If the Dutch housing market were a modern-day drama, Shakespeare’s Hamlet would enter the stage, pause for a moment, raise his head, and solemnly utter: “To rent or to buy, that is the question”.
Unfortunately, the Dutch real estate market is not a theatre production and is a real drama for millions who are seeking a home. However, the question is key to understanding the market for banks and policy makers. In 2021, the Dutch Bank (DNB) hosted an inquiry as part of its annual DNB Household Survey, to measure whether people preferred owning or renting a home. A total of 2,413 panel members participated in the survey, which asked participants, firstly, if they wanted to buy or rent a property – if factors like monthly costs, down payments, etc. would not play a role – and two, if they would they be willing to pay extra for their own home or a rental.
In early September 2023 the results were published, indicating that without financial differences, 56% of Dutch residents preferred owning their own home, while 21% prefer to rent. The survey suggests that in the current housing market there is a demand for both owner-occupied homes as well as rental properties. However, the survey reveals that there are many shades of grey in the housing market. In the group of homeowners, for example, 14% would prefer to rent for the same amount, while among the renters there was more preference to buy a home. For tenants in the social housing market, 31% preferred to buy their own home, while in the private sector a whopping 49% wanted to purchase a home.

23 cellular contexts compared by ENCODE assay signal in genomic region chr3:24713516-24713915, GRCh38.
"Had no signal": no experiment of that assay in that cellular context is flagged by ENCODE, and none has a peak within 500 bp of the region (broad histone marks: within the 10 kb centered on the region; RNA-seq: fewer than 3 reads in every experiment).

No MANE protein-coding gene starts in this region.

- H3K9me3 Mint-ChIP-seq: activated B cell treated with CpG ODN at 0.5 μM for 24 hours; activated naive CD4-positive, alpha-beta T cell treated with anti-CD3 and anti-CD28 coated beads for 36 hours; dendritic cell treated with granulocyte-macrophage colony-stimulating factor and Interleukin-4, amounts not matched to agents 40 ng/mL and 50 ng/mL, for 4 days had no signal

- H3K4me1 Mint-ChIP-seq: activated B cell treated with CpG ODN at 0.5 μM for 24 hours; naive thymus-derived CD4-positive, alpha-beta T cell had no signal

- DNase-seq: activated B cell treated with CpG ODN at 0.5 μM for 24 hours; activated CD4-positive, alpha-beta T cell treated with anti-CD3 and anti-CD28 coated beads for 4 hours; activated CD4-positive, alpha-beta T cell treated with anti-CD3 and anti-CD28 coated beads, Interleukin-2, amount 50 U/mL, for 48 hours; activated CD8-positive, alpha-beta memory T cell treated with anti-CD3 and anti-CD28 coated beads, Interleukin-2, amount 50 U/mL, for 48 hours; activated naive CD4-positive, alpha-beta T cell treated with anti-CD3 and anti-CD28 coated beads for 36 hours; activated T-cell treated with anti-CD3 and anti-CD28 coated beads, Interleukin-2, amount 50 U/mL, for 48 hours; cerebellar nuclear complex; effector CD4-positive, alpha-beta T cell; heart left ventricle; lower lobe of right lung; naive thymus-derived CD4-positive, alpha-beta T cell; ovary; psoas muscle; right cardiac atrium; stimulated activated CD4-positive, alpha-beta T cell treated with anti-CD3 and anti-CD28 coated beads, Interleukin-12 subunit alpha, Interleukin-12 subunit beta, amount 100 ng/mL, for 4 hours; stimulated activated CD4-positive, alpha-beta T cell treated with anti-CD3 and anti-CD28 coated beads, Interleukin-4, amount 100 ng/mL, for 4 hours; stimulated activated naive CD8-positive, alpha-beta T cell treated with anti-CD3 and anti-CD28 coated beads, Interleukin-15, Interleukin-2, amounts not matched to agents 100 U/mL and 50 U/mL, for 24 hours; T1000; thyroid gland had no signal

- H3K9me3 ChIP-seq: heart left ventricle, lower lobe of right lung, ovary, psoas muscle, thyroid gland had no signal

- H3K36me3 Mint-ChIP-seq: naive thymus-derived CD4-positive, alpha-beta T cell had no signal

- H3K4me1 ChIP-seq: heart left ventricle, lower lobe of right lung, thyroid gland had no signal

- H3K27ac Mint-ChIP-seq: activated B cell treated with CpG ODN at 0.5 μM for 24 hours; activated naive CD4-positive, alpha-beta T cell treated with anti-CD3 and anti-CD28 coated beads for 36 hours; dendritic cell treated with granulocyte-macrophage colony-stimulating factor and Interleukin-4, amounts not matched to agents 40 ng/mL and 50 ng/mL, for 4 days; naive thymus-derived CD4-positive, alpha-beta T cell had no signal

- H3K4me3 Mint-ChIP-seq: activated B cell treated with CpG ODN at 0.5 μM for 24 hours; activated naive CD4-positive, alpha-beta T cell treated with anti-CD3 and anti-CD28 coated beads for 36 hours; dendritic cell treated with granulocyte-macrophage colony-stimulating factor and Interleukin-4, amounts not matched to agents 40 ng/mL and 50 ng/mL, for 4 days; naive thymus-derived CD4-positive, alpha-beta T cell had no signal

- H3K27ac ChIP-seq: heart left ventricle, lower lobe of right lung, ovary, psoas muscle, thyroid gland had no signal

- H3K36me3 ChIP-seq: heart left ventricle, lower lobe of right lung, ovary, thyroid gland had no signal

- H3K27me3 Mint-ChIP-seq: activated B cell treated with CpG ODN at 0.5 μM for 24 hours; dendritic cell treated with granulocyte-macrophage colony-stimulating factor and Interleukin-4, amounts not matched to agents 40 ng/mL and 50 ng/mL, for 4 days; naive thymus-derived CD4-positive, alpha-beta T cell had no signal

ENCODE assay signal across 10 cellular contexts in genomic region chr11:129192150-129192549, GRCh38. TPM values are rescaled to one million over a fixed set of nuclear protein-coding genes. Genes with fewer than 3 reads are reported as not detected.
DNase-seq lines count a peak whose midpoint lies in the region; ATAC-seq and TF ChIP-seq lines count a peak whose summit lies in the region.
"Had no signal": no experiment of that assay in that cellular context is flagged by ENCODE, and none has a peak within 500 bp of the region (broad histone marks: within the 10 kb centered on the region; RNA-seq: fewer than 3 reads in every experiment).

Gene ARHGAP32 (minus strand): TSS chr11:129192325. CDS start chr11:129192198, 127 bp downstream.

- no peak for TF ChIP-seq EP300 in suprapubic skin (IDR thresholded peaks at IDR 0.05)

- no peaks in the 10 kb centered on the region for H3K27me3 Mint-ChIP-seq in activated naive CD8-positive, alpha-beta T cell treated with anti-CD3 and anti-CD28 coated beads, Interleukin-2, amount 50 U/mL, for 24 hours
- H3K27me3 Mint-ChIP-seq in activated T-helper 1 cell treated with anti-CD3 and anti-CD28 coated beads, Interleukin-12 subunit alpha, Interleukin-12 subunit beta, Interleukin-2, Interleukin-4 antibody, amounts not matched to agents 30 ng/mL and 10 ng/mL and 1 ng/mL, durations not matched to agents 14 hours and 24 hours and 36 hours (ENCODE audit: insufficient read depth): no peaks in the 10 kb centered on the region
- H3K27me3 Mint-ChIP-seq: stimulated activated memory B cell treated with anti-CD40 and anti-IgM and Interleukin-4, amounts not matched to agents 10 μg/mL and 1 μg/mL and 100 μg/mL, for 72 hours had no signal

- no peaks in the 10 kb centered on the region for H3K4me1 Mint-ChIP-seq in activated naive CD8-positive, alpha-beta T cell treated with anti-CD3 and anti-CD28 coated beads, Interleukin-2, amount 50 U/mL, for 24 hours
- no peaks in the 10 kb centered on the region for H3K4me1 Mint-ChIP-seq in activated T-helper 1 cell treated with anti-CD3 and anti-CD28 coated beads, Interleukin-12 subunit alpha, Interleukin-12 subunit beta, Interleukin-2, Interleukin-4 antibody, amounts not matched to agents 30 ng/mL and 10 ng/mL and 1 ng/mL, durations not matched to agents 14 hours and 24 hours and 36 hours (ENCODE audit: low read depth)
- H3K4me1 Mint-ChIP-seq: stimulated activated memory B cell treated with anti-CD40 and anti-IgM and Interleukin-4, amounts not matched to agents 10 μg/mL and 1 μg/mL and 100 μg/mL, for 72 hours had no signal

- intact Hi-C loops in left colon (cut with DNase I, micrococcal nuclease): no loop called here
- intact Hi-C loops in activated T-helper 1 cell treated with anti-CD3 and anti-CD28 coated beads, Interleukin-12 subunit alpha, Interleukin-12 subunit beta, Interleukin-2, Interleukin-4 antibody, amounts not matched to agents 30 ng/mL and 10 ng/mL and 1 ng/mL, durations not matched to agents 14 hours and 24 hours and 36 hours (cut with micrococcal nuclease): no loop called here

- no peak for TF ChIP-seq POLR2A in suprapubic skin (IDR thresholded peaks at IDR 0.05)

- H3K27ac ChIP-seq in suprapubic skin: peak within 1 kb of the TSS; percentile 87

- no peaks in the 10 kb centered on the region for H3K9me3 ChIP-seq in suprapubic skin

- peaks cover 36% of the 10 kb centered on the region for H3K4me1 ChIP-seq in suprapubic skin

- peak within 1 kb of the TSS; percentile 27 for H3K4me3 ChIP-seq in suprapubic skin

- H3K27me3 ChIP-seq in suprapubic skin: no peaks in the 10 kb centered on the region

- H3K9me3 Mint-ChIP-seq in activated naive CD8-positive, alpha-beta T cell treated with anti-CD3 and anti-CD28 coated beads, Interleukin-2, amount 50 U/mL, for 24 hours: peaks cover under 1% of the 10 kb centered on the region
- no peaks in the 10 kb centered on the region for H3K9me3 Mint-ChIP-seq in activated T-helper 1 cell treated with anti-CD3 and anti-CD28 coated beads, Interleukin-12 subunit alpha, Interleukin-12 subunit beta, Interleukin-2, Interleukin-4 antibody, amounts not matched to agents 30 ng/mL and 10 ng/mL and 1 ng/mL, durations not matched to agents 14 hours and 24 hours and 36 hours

In the current housing market, this should not come as a surprise. Dutch homeowners benefit with monthly tax deductions on their mortgage costs, as well as home equity values, and the general costs for owner-occupied homes are lower than for rental properties in the private sector. Tenants in the social sector may be entitled to housing allowance and can rent from housing associations with rents that are lower than the market level.
In the survey, the age group of the participants played an important role. For example, young people prefer to buy a house for themselves, and are usually willing to take on more monthly costs for home ownership, while older people in general are more willing to rent, even if it would be more expensive, as they prefer to live in smaller homes that are located on the ground floor and more accessible. The survey also revealed that in urban areas, people preferred renting. In general, men and people with a higher education preferred buying to renting.
Regardless of the cost differences, 16% of renters and 26% of buyers would continue in their current situation. DNB concluded that the survey incorporated several ‘tipping point’ situations. For example, renters were asked whether, if buying a home was 7.5% more expensive than renting, would they still continue to rent? A rise of 7.5% was the tipping point for 45% of the people in the survey who said they would buy. If renting became 7.5% more expensive, 32% of the renters would continue to rent. In fact, in the survey, the real tipping point was within ‘a range of 15 percent’.
Despite the insights from the survey about people’s preferences, many of the respondents in the survey found it difficult to make a choice without being influenced by the high prices of the housing market and the difficulty of getting a mortgage. According to the survey, 1.8 million are in a mismatched situation: either tenants who want to buy or owners who prefer to rent. Much like Hamlet, those on the Dutch real estate market right now have their hands tied and can do nothing.
Written by Benjamin B.Roberts